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New Lawyer Advertising Rules in New YorkWould Violate Free Speech and Hamper Legal Web Pages and Blogging

Nov. 15, 2006

New Lawyer Advertising Rules in New YorkWould Violate Free Speech and Hamper Legal Web Pages and Blogging

Public Citizen, ACLU and NYCLU Ask for Proposed Rules to Be Withdrawn

WASHINGTON, D.C. – Proposed amendments to rules governing lawyer advertising in New York would violate free speech and impose unprecedented restrictions on lawyers’ Internet communications, according to comments filed today with the state’s court administration office by Public Citizen, the American Civil Liberties Union (ACLU) and the New York Civil Liberties Union (NYCLU).

The amendments are part of a revision of the rules on advertising contained in New York’s Code of Professional Responsibility for lawyers. The code is designed to protect consumers by prohibiting false and misleading lawyer advertisements. But the three groups have urged withdrawal of the amendments, contending that their broad language unconstitutionally prohibits truthful communication of information about legal services to New York consumers – regardless of whether the communication is commercial or noncommercial.

“The right to engage in truthful legal advertising is important because it not only encourages beneficial competition in the marketplace for legal services but can also educate consumers about their rights, inform them when they may have a legal claim and enhance their access to the legal system,” said Greg Beck, an attorney for Public Citizen Litigation Group.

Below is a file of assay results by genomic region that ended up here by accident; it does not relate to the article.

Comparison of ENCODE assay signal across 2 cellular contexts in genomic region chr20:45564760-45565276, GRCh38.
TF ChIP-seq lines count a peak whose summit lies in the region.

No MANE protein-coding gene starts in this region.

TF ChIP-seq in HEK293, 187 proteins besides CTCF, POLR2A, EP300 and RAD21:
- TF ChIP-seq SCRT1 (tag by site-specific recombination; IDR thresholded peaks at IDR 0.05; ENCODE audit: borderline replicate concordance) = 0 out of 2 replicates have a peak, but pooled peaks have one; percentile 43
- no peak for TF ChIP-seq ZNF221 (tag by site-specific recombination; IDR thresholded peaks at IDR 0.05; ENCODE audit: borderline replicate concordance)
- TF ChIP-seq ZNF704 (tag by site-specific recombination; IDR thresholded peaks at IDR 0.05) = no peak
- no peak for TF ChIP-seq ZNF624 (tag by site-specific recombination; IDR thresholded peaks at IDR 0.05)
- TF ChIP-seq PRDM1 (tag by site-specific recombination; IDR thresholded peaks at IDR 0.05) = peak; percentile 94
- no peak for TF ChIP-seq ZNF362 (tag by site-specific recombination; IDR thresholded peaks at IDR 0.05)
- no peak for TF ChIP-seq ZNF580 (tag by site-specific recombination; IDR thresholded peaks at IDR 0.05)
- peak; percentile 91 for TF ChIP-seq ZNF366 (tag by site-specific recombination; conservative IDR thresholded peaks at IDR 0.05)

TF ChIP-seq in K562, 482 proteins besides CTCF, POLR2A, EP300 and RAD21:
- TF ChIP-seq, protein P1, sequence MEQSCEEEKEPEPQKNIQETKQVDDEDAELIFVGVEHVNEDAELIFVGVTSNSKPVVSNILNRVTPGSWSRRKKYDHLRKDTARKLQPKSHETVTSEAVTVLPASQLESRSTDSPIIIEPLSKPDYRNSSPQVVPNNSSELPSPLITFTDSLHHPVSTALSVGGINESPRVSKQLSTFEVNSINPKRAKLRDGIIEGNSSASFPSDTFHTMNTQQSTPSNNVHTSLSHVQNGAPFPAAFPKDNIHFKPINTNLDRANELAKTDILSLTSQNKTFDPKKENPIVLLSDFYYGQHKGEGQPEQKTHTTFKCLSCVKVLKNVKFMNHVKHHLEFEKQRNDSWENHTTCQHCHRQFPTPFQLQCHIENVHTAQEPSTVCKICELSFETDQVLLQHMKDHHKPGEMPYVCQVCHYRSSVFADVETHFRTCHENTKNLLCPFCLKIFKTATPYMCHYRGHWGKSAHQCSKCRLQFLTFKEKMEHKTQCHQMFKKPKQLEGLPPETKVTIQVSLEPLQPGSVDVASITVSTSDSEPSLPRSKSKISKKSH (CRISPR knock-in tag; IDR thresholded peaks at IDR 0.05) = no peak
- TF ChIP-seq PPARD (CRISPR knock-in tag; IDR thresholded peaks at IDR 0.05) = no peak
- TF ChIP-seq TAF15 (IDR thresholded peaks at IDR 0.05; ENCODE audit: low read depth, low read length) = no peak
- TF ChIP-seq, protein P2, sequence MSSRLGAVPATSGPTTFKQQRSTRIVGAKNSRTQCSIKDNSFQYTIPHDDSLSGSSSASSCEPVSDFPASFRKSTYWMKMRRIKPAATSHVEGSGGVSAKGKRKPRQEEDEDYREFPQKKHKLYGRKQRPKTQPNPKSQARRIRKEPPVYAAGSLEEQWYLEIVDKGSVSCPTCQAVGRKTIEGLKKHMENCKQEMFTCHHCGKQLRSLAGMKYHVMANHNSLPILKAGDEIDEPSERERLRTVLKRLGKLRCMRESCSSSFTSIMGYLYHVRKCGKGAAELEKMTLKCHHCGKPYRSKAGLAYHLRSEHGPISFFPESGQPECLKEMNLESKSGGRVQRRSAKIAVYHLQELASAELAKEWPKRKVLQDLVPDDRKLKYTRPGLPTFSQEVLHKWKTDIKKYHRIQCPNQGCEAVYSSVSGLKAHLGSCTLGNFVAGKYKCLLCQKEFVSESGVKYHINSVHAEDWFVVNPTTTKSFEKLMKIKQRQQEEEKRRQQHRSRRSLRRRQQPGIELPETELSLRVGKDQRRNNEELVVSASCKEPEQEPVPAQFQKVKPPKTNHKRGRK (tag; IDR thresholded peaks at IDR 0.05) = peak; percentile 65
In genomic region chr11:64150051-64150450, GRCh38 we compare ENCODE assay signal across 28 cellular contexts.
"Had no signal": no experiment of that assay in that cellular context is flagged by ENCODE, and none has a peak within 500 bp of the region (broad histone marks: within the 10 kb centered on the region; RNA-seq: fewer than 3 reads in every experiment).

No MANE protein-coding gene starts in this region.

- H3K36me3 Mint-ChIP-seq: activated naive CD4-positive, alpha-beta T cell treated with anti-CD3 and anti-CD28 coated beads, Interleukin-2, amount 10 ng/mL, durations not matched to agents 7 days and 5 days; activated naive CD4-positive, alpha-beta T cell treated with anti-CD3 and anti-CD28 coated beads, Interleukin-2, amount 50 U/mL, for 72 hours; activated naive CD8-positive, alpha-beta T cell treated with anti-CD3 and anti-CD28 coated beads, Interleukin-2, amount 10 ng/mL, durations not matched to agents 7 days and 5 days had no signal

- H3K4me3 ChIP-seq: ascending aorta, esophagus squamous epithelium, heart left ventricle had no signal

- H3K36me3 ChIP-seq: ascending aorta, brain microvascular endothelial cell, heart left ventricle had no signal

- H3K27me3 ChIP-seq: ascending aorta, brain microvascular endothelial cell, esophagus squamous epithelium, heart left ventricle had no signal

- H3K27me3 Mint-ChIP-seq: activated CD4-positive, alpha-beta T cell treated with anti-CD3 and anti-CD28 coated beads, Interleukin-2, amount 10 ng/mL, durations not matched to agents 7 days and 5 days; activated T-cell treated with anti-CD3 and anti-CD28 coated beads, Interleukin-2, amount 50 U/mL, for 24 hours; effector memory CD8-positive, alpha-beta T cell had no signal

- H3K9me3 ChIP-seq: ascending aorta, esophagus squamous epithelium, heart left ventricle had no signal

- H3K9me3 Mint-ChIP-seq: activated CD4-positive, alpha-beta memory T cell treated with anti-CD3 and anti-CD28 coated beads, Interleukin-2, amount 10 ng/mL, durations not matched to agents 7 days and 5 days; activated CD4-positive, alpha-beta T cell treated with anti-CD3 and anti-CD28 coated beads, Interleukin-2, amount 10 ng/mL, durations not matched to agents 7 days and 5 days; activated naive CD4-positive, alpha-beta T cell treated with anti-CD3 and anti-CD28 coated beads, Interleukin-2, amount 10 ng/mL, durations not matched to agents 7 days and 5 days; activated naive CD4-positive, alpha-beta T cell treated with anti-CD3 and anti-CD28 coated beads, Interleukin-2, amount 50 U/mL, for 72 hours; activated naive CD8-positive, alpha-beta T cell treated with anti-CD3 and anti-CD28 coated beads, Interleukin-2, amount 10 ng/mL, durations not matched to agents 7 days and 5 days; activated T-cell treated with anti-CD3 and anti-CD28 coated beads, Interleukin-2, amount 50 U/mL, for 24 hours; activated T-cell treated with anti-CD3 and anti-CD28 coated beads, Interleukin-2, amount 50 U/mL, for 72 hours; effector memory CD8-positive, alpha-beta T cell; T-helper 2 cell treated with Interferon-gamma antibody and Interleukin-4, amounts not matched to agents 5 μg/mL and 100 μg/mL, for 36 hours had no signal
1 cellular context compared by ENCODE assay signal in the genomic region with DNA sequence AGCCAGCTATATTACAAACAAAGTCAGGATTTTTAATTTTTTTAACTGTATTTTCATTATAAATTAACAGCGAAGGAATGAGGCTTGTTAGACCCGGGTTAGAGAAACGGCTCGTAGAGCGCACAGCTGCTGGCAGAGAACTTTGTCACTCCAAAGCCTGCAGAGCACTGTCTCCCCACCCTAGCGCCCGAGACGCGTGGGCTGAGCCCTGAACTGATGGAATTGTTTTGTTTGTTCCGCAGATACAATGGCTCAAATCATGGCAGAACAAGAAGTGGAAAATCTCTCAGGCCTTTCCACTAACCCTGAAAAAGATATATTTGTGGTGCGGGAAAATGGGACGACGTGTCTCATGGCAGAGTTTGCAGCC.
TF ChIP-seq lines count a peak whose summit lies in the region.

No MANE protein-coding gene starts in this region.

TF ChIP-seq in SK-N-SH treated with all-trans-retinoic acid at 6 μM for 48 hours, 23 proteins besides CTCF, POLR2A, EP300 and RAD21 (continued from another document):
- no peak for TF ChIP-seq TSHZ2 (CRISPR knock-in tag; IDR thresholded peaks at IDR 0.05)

The new rules would also extend to all forms of communication on the Internet, including Web sites, e-mail, instant messaging and blogging. They would impose burdensome reporting and record-keeping requirements on Internet speech that would be effectively impossible to comply with. Each time a Web page is modified, the rules would require the page to be printed and kept on file for a period of at least a year. An additional printed copy of the Web site would also have to be sent to the state attorney disciplinary committee. Furthermore, the rules would require lawyers to print the words “Attorney Advertisement” in large letters on their Web sites and blogs, even for those without commercial content.

“A literal reading of these rules would classify legal blogs and magazine articles as lawyer advertisements,” said Beck. “Even if these changes are not enforced, they would have a chilling effect on Internet free speech as lawyers decide not to risk running afoul of the rules and facing disciplinary proceedings.”

The proposed rules were drafted June 15 by the Administrative Board of Courts, which is composed of the chief justice of New York’s Court of Appeals and the presiding judges of the state’s four appellate divisions. The rules are set to go in effect on January 15, 2007.

To read the groups’ comments on the proposed rules, click here.

To read Public Citizen’s Consumer Law & Policy Blog on this issue, click here.